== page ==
June 10, 2011
For many, the NASA Space Shuttle program has represented the modernization of a publicly-consumable Space Age, and the last mission (Atlantis, STS-135) is sure to bring its storied history back to the forefront as we all say goodbye. That said, I personally think the Shuttle program was a fantastic waste of money and vision, which makes it all the more ironic that its final flight will take a pair of iPhone 4s into orbit for use aboard the International Space Station. Devices so affordable and forward-thinking going up as such a wasteful, philosophical dead-end goes down couldn't be any more poetically appropriate. Anyways, on the tech side of things, the two iPhones are going to run a custom-made app called SpaceLab for iOS that, according to Cult of Mac,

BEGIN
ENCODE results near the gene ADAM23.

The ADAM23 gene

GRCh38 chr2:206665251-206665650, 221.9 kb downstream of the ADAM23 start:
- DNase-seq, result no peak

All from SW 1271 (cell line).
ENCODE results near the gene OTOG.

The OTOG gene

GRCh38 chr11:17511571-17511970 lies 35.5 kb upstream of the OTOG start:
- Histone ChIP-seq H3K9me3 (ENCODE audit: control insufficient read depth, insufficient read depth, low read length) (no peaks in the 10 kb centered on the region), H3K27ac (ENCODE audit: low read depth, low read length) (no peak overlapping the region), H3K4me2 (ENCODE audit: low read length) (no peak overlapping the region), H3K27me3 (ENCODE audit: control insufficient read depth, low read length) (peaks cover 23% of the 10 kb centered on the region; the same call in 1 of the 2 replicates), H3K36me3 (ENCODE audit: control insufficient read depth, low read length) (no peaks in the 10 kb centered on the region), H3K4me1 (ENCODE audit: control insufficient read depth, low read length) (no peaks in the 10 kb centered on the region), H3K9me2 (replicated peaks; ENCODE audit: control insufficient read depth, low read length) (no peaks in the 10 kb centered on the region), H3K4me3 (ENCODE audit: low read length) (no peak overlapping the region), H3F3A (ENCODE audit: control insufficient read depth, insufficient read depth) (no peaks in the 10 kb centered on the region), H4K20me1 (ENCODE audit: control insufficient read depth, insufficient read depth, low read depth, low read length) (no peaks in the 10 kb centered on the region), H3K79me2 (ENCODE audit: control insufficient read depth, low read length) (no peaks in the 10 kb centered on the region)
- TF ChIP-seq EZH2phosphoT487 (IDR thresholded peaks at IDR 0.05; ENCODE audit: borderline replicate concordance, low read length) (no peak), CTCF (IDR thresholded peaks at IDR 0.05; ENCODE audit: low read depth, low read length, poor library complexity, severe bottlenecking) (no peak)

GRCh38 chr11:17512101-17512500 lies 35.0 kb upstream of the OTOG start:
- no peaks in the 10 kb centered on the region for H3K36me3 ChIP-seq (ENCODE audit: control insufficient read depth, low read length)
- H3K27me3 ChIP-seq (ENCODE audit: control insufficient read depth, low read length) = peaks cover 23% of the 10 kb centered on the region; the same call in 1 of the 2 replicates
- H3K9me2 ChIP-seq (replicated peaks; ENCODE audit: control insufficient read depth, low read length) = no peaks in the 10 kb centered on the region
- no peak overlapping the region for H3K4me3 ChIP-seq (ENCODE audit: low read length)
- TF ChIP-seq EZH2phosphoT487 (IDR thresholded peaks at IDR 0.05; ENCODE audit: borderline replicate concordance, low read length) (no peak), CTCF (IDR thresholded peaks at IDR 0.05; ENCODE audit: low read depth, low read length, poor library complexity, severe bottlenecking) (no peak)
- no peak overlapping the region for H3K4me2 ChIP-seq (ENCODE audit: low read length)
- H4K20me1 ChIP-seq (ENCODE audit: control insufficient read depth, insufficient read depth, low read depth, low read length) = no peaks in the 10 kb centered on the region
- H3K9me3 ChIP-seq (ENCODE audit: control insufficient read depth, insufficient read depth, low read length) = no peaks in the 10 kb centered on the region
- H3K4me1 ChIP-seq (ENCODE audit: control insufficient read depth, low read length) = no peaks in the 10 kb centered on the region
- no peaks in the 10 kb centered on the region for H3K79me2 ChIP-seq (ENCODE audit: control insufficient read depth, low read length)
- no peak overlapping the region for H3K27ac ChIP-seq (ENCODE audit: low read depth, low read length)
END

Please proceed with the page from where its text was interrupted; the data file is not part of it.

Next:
will be used for space research... [and] will remain on the ISS for several months for the crew to conduct a series of experiments. ...Among other things, the app will help ISS astronauts find their relative position [in] space by matching pictures of the Earth taken with the iPhone’s camera to a database of coastline maps in the app.While the notion that an iPhone app could possibly be necessary for any actual research or data-gathering aboard a $2 billion vehicle underscores my views of the Shuttle program in general, the information will at least be collected and eventually distributed to the currently-available "terrestrial" version of SpaceLab. If you want try it out for yourself, SpaceLab for iOS is available for $0.99 on iTunes and runs simulated, zero-G experiments with features "identical to the version" to be flown in space.
SpaceLab for iOS
Odyssey Space Research, L.L.C.